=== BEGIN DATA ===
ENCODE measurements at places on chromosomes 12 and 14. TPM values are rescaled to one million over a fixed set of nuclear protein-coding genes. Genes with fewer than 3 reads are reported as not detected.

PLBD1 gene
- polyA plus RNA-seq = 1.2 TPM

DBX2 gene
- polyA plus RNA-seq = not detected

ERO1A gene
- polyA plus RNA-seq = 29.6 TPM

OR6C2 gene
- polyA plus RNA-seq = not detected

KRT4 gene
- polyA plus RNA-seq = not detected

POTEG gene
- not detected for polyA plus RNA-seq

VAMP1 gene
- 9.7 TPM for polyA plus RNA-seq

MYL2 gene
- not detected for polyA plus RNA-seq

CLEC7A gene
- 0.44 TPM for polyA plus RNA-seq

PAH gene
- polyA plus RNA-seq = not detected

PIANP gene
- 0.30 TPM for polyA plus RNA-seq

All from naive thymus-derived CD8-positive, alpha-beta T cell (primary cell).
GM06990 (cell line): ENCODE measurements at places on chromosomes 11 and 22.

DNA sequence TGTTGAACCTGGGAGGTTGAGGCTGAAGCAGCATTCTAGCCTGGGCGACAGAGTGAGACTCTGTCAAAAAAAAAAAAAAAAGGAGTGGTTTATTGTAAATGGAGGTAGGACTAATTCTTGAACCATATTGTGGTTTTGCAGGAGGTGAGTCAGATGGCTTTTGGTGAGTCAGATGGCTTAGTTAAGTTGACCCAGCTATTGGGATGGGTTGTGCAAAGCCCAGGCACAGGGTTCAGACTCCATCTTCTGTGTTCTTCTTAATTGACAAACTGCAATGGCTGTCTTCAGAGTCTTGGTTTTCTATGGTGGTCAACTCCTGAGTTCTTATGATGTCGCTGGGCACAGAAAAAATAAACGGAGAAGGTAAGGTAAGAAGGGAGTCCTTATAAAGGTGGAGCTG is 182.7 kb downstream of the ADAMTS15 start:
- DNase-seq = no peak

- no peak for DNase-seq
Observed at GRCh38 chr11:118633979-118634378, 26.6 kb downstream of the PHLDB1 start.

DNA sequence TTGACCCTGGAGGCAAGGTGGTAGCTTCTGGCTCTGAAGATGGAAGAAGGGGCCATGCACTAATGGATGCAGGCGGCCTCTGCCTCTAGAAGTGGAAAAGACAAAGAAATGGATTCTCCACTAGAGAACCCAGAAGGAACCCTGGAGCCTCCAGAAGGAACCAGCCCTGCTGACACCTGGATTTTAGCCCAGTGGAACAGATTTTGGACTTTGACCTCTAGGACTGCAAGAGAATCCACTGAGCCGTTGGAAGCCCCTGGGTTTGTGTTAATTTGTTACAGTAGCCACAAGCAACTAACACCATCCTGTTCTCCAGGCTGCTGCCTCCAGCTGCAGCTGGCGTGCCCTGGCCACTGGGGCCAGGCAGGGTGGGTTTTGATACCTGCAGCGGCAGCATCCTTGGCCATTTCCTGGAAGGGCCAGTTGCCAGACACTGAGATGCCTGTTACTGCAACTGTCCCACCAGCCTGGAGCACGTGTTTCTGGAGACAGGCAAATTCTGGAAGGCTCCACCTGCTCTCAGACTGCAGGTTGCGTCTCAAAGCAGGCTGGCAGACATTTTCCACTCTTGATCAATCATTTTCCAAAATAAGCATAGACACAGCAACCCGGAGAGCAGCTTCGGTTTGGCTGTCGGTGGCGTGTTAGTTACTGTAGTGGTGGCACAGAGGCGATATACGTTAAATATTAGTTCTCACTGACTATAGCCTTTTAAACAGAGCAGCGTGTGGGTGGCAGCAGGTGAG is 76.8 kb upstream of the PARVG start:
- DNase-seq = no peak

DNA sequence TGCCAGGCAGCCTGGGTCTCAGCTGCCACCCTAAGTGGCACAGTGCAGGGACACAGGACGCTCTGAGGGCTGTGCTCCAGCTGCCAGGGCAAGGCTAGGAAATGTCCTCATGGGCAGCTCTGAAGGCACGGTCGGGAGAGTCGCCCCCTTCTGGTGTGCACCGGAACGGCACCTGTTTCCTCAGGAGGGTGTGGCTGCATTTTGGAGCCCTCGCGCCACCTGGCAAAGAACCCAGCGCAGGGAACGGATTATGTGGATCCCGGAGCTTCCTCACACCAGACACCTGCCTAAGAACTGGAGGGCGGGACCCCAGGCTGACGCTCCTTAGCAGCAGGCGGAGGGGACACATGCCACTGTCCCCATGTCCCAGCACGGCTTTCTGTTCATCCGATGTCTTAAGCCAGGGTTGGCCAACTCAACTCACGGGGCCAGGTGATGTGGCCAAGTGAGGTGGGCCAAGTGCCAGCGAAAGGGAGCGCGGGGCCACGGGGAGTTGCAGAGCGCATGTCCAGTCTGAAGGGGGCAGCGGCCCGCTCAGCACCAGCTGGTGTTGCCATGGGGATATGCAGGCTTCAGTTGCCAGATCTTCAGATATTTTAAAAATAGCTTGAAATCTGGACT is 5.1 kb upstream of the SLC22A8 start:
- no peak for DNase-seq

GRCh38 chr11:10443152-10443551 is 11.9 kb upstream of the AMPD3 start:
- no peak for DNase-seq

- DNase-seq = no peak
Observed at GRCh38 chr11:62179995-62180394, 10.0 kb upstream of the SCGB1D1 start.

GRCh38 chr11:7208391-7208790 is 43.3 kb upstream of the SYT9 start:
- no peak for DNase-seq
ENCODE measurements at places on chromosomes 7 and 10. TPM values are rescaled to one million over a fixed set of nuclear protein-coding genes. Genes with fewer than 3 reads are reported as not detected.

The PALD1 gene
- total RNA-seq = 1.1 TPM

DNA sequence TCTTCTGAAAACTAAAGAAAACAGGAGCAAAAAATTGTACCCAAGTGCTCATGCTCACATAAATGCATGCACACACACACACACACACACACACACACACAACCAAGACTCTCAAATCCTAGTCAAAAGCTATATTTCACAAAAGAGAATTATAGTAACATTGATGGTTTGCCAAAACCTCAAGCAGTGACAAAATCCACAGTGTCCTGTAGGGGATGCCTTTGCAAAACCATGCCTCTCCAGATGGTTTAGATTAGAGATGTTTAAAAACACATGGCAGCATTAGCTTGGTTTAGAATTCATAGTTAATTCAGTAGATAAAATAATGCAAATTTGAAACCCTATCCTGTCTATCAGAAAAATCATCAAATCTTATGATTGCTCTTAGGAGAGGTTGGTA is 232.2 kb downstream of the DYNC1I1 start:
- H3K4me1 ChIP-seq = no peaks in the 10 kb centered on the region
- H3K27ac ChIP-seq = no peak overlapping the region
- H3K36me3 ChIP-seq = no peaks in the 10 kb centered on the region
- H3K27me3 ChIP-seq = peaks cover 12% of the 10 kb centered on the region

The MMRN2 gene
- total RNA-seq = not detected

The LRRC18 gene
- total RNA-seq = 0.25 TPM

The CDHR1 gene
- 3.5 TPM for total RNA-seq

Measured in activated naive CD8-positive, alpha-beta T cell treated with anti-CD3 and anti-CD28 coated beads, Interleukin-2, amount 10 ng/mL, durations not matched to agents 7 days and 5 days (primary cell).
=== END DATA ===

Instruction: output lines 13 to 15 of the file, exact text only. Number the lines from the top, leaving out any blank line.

- not detected for polyA plus RNA-seq

VAMP1 gene
- 9.7 TPM for polyA plus RNA-seq